October 16, 2009

The Ken Lewis Pay Refund Puts Teeth In �Pay For Performance

Bank of America CEO Ken Lewis didn’t exactly make bank in 2009.  USA “Pay Czar” Kenneth Feinberg told Lewis to pay back approximately $1M of a $1.5M base salary in light of the $2.24B loss the bank incurred in the third quarter under his leadership. 

This repayment signals stricter pay-for-performance standards.  While I’m not in a position to comment on the precise details of Lewis’s compensation structure, stronger links between pay and performance make sense.  I don’t know if the government-led process was the right means to this end.  But the result is right on.  BAC avoided a “golden-parachute” P.R. fiasco.  This may not dampen public anger at executive compensation on Wall Street, but it avoids further inflaming it.

Mr. Lewis’s mismanagement reflects an unbalanced approach to risk management.  Why should a board pay up for poor judgment??  Mr. Lewis’s punishment is well-deserved.  He is paying the price for risky bets and a short-term strategy.  “Pay for performance” only works when we don’t pay for poor performance.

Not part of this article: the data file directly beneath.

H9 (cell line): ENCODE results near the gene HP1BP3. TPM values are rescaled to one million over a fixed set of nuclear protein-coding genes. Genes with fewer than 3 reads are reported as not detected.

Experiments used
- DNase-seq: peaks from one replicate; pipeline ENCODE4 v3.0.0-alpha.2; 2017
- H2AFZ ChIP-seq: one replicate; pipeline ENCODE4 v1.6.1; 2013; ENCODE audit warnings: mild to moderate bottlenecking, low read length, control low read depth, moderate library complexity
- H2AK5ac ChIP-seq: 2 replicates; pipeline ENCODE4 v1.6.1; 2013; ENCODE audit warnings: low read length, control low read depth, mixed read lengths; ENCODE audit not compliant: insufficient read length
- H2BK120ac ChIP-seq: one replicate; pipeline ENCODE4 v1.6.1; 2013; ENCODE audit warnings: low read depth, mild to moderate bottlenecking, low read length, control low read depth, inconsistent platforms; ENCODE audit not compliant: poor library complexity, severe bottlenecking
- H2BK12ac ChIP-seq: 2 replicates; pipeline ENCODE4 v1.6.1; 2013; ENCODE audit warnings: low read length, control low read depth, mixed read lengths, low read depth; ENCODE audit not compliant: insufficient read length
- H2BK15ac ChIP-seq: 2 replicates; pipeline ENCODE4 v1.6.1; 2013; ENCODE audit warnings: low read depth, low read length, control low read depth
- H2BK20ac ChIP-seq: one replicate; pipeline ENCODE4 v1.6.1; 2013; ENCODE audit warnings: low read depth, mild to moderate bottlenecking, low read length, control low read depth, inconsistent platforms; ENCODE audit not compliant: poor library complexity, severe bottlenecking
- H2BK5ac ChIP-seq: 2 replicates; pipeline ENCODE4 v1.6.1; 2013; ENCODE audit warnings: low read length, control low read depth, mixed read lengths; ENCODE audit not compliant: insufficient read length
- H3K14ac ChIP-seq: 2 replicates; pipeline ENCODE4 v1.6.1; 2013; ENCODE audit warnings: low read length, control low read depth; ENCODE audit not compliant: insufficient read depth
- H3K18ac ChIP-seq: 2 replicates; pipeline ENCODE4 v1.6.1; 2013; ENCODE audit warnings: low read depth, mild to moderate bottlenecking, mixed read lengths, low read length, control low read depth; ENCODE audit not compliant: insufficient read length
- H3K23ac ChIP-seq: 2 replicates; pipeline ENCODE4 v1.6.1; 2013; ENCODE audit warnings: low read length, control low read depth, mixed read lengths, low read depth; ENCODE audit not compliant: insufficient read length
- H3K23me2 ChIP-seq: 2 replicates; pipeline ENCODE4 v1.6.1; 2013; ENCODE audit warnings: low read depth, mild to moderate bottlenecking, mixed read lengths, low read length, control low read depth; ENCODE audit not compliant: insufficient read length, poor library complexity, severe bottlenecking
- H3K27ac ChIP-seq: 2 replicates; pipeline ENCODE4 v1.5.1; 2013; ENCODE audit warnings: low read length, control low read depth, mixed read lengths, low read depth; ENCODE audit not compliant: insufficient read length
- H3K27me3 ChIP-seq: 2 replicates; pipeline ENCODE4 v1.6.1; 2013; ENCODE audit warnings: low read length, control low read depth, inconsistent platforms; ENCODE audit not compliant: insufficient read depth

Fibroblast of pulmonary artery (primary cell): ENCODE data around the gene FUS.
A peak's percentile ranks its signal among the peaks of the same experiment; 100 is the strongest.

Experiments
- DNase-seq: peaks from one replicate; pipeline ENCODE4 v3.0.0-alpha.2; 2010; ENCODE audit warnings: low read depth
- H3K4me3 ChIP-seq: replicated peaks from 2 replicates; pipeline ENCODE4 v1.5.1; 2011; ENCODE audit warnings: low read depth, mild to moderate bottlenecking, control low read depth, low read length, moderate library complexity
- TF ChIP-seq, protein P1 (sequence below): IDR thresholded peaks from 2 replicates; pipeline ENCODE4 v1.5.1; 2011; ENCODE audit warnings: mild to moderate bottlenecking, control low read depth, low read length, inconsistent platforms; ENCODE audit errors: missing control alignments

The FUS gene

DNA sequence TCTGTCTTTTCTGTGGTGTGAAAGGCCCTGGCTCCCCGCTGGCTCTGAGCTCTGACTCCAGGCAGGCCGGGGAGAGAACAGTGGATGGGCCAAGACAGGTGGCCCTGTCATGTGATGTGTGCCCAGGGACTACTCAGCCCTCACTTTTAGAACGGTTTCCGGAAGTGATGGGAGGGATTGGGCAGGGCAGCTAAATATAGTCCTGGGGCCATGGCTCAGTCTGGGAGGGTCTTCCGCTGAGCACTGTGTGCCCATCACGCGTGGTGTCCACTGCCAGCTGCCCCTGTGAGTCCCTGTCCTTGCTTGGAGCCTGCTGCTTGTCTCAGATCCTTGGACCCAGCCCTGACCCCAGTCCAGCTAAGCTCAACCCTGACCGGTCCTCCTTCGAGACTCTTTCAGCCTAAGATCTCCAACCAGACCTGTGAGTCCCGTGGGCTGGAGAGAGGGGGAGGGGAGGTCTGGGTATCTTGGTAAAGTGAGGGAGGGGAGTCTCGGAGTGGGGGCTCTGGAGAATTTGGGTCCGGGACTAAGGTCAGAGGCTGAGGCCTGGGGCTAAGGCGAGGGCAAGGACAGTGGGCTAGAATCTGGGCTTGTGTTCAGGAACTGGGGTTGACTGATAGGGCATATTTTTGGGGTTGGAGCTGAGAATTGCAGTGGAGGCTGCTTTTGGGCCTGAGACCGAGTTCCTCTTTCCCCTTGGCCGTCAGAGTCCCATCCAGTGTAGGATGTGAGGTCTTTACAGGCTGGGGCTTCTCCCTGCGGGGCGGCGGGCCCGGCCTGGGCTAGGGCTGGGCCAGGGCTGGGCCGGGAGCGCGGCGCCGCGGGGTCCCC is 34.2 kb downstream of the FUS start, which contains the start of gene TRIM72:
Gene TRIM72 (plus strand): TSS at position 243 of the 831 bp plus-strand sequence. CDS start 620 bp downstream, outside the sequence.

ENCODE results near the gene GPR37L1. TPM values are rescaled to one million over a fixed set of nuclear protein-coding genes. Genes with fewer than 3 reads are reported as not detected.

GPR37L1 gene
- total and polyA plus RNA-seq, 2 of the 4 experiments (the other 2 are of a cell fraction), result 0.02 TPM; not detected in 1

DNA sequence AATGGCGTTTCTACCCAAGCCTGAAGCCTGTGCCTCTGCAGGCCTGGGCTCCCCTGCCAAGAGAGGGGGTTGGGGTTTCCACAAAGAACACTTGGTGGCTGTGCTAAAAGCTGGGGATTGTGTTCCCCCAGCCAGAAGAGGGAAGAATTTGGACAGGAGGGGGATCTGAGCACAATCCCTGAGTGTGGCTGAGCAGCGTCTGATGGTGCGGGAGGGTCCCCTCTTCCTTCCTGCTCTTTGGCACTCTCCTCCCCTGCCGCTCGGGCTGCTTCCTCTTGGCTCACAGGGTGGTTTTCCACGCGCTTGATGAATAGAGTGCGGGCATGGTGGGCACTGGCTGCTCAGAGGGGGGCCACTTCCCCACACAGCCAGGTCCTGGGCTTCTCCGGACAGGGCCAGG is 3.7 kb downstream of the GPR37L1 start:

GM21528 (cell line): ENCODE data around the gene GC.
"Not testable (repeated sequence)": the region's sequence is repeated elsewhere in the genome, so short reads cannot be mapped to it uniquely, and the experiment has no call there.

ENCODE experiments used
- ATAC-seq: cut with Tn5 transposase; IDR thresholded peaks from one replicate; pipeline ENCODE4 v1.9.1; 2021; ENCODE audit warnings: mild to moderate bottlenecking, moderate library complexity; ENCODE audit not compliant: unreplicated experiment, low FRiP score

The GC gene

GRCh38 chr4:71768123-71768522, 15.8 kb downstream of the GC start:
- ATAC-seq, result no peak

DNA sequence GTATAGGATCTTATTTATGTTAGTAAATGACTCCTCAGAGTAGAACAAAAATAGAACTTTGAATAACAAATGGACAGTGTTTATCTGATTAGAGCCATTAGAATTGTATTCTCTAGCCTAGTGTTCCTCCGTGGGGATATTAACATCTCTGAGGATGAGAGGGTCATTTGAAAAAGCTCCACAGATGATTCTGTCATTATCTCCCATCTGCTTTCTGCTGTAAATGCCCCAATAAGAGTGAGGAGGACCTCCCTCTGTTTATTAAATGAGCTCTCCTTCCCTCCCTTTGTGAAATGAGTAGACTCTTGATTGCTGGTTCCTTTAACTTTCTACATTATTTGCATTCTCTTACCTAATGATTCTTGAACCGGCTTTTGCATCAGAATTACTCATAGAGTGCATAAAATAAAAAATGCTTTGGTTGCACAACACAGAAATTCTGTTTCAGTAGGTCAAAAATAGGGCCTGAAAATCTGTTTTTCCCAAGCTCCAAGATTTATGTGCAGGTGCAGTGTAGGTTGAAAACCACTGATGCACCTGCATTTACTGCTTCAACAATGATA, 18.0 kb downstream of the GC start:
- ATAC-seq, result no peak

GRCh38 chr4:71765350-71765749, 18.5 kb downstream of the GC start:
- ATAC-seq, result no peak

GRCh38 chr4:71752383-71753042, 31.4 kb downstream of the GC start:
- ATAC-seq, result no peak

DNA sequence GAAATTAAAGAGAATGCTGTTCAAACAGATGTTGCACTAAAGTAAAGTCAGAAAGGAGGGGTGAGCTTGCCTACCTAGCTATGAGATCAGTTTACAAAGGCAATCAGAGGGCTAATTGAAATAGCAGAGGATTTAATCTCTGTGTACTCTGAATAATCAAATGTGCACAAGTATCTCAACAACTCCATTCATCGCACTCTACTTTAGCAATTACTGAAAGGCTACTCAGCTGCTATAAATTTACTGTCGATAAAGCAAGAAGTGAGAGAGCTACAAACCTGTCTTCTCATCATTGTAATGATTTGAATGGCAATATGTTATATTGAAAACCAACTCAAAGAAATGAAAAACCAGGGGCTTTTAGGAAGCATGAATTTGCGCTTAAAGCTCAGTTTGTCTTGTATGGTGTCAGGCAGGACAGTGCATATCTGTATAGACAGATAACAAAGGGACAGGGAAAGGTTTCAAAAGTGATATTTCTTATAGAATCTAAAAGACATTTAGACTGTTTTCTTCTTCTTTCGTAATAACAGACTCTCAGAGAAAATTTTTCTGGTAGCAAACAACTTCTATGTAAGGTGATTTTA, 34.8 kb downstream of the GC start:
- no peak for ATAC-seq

I’m working on a piece that I’ll post next week on the banks.   I want to highlight that not all banks are Bank of America.  Not all CEOs deserve pay cuts.  Jamie Dimon at JPMorgan Chase and Lloyd Blankfein at Goldman Sachs reported $3.1B and 3.19B earnings respectively, an accomplishment made possible by principled, savvy leadership